Czech tourism potential not yet fully exploited


Every summer, at the height of the holiday season, it is sometimes hard to hear Czech spoken on the streets of Prague. This is because the city is so full of visitors coming to look at the glories of the place that was once considered to be a "jewel in the Habsburg crown". Despite, the huge numbers coming to visit this country, however, a professional association has recently announced that the Czech Republic could be doing more to reap the benefits of tourism.

Last year, 4.6 million tourists came to the Czech Republic, and foreign-currency income from tourism generated almost 100 billion CZK. Nevertheless, despite these huge figures, the Czech Confederation of Commerce and Tourism claimed last week that much of the Czech Republic's tourism potential has yet to be exploited. According to the confederation, the country could accommodate twice as many tourists per year and the income they generate could also be doubled. The group also warned that the position of tourism was not as strong as that of other industrial sectors in this country and there was a general lack of awareness of the importance of the industry despite its huge potential. I asked Hana Cermakova, a press officer for the Czech tourist authority, whether anything was being done to address this situation.

"I believe that entrepreneurs are definitely beginning to realise that they can earn good money in this sector and make a very good living out of tourism. We are striving to support this awareness as much as possible. For example, we organised a month-long bike trip to all the regions of the Czech Republic where we meet with community representatives and business associations to discuss the issue of tourism..."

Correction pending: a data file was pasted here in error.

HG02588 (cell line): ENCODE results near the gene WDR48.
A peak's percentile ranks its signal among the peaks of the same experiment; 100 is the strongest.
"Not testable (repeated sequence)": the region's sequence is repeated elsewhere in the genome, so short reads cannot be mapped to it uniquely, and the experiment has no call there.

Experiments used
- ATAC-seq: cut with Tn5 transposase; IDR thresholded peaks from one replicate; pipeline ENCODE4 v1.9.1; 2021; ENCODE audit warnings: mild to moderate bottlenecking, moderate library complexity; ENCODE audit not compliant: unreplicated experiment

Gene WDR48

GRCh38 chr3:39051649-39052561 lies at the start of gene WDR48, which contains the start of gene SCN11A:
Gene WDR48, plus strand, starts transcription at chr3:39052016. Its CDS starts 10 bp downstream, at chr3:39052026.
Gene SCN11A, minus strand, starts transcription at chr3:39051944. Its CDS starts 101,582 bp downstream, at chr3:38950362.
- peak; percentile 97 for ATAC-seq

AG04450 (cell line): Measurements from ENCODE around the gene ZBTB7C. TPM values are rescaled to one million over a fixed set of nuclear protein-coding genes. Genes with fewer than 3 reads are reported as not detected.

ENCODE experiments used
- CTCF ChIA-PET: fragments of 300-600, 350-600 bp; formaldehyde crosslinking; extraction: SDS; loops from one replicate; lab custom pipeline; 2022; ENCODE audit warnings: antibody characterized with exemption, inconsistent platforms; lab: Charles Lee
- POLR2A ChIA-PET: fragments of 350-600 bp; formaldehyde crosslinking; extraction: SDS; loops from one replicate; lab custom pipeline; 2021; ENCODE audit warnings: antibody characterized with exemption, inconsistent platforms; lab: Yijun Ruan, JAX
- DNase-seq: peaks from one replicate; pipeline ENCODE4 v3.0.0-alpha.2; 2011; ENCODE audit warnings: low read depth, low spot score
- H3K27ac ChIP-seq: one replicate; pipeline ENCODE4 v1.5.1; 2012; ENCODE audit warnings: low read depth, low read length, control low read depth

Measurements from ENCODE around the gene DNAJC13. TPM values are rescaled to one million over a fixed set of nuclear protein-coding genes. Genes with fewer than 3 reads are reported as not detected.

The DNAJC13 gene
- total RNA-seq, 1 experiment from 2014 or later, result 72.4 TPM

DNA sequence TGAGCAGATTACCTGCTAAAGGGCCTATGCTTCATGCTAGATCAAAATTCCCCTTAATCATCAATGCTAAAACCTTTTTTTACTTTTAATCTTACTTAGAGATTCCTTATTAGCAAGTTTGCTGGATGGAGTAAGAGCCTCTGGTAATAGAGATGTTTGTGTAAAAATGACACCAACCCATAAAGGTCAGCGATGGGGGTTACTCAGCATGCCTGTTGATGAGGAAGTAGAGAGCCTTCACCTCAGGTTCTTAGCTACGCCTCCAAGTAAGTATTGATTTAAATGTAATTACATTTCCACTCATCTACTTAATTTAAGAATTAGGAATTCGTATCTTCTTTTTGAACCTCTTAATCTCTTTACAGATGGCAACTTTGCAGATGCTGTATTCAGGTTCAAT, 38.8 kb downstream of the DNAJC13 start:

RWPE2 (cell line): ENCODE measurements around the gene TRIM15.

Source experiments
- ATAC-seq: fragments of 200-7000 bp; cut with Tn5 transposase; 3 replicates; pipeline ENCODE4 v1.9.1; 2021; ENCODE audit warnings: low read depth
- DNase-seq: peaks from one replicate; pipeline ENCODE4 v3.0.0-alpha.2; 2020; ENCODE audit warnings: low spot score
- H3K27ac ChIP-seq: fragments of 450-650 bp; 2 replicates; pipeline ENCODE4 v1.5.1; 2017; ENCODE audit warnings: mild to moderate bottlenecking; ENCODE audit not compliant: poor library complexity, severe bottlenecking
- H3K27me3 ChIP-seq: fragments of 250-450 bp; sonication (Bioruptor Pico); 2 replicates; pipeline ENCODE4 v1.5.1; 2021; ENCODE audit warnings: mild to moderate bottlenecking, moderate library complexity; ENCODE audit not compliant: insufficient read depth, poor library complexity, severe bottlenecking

Ms Cermakova, said that the tourist authority was concentrating on marketing the Czech Republic as a holiday destination under several different themes. Besides promoting the splendour of the capital city Prague, they were also focusing on some of the country's other assets such as its potential as a location for recuperative spa holidays or international conferences.

I put it to Ms Cermakova that - because of cheap beer prices - the Czech Republic was also becoming popular as a place for drinking holidays and asked her whether she thought that the increasing visibility of rowdy foreign stag parties on Prague's streets was a cause for concern:

"I think that making sure that there are no disturbances on the streets is a matter for the police. Naturally, our job is to bring as many tourists as possible to the Czech Republic, and to maximise revenues from tourism. Our duty or mission is to attract people to the country. So we genuinely welcome any tourist who wants to come. Ensuring that everything is alright on the streets is the responsibility of another institution."

I also asked Ms Cermakova if she had any comment to make on the growing perception of the Czech Republic in some quarters as a haven for sex tourism:

"As I said, our duty is to promote the Czech Republic as a holiday destination and a place where people can spend their free time. As regards this particular subject, we are preparing certain activities in terms of what we can recommend to reinforce the perception of the Czech Republic as a destination for a pleasant holiday and some sightseeing, but that's an issue to be dealt with at the start of next year."

According to Ms Cermakova, Germany is the country where most tourists come from, but that large numbers arrive from Poland, Italy and Slovakia as well She also added that the advent of cheap flights had contributed to a 15% increase in traffic from Britain and Ireland.